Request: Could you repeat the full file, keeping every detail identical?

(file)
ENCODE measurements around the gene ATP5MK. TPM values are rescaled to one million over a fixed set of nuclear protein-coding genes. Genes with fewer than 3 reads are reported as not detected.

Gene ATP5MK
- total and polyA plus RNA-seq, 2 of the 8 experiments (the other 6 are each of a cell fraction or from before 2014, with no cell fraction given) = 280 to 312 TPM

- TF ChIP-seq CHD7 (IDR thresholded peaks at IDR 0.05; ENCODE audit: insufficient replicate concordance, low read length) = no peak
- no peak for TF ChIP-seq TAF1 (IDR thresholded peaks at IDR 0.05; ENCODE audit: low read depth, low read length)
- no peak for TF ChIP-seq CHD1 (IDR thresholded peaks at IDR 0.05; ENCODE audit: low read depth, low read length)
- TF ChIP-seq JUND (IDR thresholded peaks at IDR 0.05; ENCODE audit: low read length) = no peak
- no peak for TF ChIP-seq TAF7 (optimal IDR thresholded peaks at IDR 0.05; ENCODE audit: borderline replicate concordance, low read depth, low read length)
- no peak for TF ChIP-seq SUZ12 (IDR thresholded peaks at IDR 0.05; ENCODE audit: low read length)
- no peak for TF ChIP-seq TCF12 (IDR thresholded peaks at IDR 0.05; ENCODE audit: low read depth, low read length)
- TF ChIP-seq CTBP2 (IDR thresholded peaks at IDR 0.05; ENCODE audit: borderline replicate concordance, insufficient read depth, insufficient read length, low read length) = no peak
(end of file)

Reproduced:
ENCODE measurements around the gene ATP5MK. TPM values are rescaled to one million over a fixed set of nuclear protein-coding genes. Genes with fewer than 3 reads are reported as not detected.

Gene ATP5MK
- total and polyA plus RNA-seq, 2 of the 8 experiments (the other 6 are each of a cell fraction or from before 2014, with no cell fraction given) = 280 to 312 TPM

- TF ChIP-seq CHD7 (IDR thresholded peaks at IDR 0.05; ENCODE audit: insufficient replicate concordance, low read length) = no peak
- no peak for TF ChIP-seq TAF1 (IDR thresholded peaks at IDR 0.05; ENCODE audit: low read depth, low read length)
- no peak for TF ChIP-seq CHD1 (IDR thresholded peaks at IDR 0.05; ENCODE audit: low read depth, low read length)
- TF ChIP-seq JUND (IDR thresholded peaks at IDR 0.05; ENCODE audit: low read length) = no peak
- no peak for TF ChIP-seq TAF7 (optimal IDR thresholded peaks at IDR 0.05; ENCODE audit: borderline replicate concordance, low read depth, low read length)
- no peak for TF ChIP-seq SUZ12 (IDR thresholded peaks at IDR 0.05; ENCODE audit: low read length)
- no peak for TF ChIP-seq TCF12 (IDR thresholded peaks at IDR 0.05; ENCODE audit: low read depth, low read length)
- TF ChIP-seq CTBP2 (IDR thresholded peaks at IDR 0.05; ENCODE audit: borderline replicate concordance, insufficient read depth, insufficient read length, low read length) = no peak